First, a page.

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Real Estate Sales Contracts
"Discussion" Becomes Commitment

Once the perfect home has been found, it is time for the house buyer to take the step that makes so many of us tremble with fear: the sales contract. To take some of the mystery out of the house sales contract, we will discuss what the contract involves and the components of most housing sales contracts.

First, remember that what you are signing is a
legal contract. No matter what anyone says, you are not just making an "offer". Most sales contracts will have some paraphrase of the following: "This is a legally binding contract. If not understood, seek competent advice before signing." To put it simply, if what is written on the contract regarding selling price and provisions is accepted by the seller, you have bought a home. Unlike other negotiable businesses, such as the automobile business, "would you take?" is defined in Real Estate by a legally binding contract backed with a monetary deposit.

What are the Components of a Contract?

Although there will be some variance based on the location of your residence, most Real Estate contracts contain most or all of the following items:

THE SALES CONTRACT: WHAT IT INCLUDES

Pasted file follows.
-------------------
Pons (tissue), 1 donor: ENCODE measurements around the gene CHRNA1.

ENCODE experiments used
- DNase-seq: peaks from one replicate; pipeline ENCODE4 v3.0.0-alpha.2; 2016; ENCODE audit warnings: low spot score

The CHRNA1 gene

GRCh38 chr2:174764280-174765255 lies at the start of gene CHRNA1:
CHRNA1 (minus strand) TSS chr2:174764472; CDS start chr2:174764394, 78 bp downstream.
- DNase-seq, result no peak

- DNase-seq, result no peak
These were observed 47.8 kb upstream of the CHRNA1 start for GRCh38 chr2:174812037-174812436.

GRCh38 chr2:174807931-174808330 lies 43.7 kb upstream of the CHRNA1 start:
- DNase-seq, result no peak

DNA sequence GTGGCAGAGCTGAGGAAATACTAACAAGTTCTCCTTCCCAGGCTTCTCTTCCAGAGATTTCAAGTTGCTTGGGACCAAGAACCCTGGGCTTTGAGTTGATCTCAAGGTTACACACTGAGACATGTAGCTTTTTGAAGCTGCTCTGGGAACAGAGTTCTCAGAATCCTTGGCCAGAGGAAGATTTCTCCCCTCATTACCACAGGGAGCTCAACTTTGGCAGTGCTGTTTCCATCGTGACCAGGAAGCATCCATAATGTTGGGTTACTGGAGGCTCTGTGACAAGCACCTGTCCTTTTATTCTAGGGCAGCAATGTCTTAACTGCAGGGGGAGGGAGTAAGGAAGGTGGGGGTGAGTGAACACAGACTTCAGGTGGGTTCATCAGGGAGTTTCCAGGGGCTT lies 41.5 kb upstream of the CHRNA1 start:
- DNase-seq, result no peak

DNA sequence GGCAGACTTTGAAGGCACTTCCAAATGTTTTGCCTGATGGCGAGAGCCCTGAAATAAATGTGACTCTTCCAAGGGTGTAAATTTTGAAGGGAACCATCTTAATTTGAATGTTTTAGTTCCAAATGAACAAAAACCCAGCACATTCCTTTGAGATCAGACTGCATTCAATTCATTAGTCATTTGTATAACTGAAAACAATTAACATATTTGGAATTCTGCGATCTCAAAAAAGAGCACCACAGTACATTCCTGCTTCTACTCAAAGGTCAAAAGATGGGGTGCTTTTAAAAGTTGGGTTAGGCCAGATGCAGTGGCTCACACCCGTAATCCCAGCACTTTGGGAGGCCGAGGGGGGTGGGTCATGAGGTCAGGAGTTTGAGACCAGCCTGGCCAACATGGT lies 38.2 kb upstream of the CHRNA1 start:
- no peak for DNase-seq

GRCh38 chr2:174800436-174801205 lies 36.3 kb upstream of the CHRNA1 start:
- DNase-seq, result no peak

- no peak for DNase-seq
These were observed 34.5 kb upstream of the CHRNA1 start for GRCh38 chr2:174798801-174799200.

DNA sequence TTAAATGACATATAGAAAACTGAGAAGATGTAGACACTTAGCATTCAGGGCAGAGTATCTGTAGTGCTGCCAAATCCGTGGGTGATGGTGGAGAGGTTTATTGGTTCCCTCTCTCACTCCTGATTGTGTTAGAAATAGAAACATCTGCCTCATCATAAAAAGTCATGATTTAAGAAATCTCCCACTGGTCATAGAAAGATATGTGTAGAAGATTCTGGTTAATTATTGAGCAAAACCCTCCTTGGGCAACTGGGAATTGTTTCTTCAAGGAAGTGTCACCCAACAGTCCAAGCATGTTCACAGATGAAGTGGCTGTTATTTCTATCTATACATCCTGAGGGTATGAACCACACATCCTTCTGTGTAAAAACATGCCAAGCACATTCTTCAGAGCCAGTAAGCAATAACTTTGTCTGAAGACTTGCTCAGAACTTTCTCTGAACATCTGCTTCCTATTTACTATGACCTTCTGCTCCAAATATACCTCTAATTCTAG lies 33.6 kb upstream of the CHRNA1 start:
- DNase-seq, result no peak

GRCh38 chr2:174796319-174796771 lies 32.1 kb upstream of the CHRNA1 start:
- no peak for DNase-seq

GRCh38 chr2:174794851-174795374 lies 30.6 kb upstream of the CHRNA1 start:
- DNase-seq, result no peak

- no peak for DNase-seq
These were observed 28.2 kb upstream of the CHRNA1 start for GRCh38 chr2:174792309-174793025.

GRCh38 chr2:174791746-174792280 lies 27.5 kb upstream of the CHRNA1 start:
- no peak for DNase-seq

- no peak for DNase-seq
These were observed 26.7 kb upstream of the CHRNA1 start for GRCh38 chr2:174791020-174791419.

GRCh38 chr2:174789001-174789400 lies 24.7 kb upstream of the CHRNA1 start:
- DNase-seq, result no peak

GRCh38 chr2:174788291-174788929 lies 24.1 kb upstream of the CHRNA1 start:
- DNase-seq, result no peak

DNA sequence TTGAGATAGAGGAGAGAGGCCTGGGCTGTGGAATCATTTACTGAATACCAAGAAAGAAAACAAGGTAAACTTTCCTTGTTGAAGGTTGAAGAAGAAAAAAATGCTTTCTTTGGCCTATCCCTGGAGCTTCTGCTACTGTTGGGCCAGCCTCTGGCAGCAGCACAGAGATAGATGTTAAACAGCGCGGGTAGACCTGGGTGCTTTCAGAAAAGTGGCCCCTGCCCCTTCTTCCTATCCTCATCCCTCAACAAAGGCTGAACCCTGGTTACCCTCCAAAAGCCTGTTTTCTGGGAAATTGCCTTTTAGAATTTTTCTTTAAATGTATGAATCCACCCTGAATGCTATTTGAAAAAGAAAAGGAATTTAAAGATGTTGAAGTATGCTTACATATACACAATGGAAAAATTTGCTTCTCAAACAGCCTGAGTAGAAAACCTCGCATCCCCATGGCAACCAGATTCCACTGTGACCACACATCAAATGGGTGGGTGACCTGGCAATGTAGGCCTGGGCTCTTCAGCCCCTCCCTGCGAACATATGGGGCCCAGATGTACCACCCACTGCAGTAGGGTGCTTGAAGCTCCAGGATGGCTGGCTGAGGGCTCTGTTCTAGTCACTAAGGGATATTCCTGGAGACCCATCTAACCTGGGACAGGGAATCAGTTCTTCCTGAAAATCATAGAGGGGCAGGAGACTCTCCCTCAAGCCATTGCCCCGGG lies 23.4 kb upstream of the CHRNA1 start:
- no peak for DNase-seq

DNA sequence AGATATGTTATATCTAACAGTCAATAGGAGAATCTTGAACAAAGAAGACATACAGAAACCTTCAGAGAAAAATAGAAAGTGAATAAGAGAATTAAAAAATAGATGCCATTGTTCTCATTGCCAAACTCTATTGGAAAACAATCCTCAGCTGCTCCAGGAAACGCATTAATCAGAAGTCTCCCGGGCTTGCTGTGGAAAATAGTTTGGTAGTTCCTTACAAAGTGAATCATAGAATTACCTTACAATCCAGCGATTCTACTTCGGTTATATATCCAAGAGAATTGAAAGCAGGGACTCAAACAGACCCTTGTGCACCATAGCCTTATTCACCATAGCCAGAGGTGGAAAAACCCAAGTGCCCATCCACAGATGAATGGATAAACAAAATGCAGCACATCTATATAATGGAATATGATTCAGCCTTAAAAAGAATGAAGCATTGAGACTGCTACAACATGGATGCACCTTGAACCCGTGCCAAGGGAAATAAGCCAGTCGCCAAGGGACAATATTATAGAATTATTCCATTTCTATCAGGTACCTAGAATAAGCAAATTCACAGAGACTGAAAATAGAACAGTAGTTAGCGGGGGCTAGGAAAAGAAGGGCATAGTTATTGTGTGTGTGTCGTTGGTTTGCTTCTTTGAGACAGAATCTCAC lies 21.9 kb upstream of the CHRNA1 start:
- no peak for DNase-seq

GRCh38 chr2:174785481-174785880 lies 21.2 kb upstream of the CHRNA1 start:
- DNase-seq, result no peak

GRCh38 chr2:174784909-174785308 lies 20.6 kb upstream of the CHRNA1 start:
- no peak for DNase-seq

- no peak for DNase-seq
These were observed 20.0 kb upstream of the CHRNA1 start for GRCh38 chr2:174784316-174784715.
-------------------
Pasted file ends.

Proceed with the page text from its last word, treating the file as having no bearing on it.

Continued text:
What: A legal description of the property as well as the street address.

How much: The selling price.

Mortgage contingency: Subject to obtaining a mortgage (if applicable) and the specifics of the mortgage--amount, rate and term. Application to be made in X number of days.

Deposit: How much money accompanies the contract and who will hold it.

Closing: When and where.

Inclusions and exclusions: What is and is not included in the sale of the property.

Home inspection: Contingency for and to be done in X number of days.

Warranties: Any that are included with the house and description of the warranty.

Condominium: If the property is a condo, other provisions will apply.

Well and Septic: If applicable, they must be tested (and pass).

Termite and Pest inspection: Who will pay and if there is infestation or damage, who will repair.

Possession Date: When the buyers take possession of the house--before, at or after closing.

Acceptance: How long the sellers have to respond to the offer with either acceptance or a counter-offer.

Arbitration: Any provisions for arbitration of disputes.

Insurance: Whose insurance covers the property up until the closing date.

Property Disclosures: Notices of any property disclosures concerning the house.

The exact wording of the sales contract will vary from locality to locality (and sometimes even within localities), but by being prepared to see at least the items listed above, you will be in a better position when it comes time for the Agent to ask for your signatures!

If you are looking for the format of an Real Estate Contract for your state which you can review,
FindLegalForms.com has the following forms available for sale:

For Homes:

Contract for Sale/New Loan or Loan Assumption

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